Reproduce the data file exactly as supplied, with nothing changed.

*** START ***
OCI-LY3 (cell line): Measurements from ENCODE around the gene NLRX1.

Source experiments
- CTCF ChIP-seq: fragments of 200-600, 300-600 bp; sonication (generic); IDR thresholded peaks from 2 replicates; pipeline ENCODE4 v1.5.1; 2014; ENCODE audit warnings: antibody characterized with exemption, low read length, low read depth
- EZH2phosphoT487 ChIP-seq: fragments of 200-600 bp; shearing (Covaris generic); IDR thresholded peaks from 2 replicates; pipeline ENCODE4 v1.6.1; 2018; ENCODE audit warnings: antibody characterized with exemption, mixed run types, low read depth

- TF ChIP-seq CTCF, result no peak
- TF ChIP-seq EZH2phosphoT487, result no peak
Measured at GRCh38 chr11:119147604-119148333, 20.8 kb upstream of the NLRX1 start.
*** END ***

OCI-LY3 (cell line): Measurements from ENCODE around the gene NLRX1.

Source experiments
- CTCF ChIP-seq: fragments of 200-600, 300-600 bp; sonication (generic); IDR thresholded peaks from 2 replicates; pipeline ENCODE4 v1.5.1; 2014; ENCODE audit warnings: antibody characterized with exemption, low read length, low read depth
- EZH2phosphoT487 ChIP-seq: fragments of 200-600 bp; shearing (Covaris generic); IDR thresholded peaks from 2 replicates; pipeline ENCODE4 v1.6.1; 2018; ENCODE audit warnings: antibody characterized with exemption, mixed run types, low read depth

- TF ChIP-seq CTCF, result no peak
- TF ChIP-seq EZH2phosphoT487, result no peak
Measured at GRCh38 chr11:119147604-119148333, 20.8 kb upstream of the NLRX1 start.